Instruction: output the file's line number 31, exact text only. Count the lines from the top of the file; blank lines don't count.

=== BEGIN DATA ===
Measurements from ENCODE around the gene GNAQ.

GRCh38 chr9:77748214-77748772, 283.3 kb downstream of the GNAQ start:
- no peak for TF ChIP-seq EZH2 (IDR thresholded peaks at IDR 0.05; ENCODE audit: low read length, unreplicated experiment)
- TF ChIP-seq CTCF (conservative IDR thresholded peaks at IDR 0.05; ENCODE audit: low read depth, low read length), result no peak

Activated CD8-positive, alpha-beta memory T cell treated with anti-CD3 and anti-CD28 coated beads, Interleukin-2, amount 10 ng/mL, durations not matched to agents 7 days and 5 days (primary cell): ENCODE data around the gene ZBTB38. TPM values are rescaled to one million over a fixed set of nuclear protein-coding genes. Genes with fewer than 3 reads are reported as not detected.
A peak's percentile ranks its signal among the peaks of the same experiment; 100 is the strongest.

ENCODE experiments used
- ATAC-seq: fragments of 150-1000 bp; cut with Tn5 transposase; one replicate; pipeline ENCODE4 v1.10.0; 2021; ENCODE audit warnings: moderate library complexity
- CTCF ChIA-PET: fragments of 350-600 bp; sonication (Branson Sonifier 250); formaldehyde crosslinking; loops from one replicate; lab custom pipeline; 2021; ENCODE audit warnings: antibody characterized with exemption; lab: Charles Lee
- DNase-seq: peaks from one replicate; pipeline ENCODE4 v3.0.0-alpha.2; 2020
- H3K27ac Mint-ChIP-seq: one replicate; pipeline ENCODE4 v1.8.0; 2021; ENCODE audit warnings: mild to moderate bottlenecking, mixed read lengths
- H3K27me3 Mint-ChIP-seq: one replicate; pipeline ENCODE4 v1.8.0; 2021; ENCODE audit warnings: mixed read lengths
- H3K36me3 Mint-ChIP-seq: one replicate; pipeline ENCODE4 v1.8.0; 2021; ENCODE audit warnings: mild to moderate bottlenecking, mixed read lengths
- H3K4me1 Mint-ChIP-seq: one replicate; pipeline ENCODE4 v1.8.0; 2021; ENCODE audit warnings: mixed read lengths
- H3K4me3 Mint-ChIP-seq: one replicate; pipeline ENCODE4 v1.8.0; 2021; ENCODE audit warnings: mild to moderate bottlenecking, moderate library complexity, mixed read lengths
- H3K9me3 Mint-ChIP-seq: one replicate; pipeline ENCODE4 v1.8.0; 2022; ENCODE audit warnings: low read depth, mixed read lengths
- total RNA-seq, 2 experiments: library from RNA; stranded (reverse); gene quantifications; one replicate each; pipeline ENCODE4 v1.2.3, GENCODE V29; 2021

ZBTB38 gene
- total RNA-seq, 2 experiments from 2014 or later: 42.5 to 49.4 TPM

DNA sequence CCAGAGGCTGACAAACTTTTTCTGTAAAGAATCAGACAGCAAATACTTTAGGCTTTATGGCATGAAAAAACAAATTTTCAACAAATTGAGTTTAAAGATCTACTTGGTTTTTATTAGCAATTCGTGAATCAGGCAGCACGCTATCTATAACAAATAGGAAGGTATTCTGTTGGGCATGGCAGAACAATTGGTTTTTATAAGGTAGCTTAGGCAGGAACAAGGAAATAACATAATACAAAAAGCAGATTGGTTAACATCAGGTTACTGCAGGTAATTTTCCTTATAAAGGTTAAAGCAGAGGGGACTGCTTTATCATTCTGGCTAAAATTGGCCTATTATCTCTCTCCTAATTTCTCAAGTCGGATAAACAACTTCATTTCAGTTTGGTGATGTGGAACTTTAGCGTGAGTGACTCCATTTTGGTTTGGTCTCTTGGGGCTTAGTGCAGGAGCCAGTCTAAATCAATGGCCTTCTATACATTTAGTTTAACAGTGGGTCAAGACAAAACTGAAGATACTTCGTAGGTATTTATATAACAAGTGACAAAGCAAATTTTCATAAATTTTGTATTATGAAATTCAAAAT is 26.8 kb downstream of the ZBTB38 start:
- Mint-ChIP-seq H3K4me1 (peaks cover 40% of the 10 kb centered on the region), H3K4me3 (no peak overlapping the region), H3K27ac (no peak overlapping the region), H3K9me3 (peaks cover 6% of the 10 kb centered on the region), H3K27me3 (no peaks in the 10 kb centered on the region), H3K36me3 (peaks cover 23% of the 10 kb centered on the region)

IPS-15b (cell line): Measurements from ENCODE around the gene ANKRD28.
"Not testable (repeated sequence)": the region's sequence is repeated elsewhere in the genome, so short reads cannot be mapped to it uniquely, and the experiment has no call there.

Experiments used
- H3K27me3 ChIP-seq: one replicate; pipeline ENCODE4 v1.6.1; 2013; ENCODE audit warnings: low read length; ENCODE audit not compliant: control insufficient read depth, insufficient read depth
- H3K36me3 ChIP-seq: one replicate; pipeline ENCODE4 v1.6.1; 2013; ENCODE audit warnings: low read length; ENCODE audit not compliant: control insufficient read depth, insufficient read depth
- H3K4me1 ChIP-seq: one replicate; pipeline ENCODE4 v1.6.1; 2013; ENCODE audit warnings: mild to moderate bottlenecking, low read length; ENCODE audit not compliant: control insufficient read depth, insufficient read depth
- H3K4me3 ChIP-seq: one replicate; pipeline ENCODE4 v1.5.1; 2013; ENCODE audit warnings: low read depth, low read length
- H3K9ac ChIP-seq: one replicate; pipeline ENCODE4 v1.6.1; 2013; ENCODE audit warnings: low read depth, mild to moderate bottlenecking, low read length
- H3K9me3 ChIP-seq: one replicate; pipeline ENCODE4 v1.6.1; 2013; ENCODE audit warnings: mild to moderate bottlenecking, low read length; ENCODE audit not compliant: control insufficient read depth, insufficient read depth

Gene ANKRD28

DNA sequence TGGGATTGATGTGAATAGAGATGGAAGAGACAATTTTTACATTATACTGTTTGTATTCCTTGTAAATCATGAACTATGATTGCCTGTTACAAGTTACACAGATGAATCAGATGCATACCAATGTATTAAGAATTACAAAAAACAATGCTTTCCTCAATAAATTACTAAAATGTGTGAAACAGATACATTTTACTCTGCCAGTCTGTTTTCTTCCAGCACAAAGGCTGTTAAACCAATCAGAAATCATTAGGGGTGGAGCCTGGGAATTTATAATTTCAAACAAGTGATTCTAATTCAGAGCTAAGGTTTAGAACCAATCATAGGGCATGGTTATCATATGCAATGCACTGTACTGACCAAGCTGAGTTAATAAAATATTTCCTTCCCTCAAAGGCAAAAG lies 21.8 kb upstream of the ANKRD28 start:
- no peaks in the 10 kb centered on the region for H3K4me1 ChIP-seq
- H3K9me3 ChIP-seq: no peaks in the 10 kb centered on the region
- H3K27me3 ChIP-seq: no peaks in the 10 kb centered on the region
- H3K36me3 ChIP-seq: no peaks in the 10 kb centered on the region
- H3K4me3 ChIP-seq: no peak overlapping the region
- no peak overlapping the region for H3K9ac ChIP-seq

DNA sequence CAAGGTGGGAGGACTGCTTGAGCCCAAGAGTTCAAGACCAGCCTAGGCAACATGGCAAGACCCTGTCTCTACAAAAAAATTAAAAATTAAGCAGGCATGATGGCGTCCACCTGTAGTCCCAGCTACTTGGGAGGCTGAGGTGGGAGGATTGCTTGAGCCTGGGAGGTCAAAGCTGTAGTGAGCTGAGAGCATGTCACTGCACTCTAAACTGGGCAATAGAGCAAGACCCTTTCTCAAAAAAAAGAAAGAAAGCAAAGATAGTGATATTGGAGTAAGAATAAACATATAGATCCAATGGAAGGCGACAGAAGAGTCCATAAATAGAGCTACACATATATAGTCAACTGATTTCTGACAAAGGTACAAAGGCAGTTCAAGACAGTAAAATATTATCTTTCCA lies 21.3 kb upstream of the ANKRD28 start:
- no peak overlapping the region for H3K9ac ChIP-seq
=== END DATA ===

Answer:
Gene ANKRD28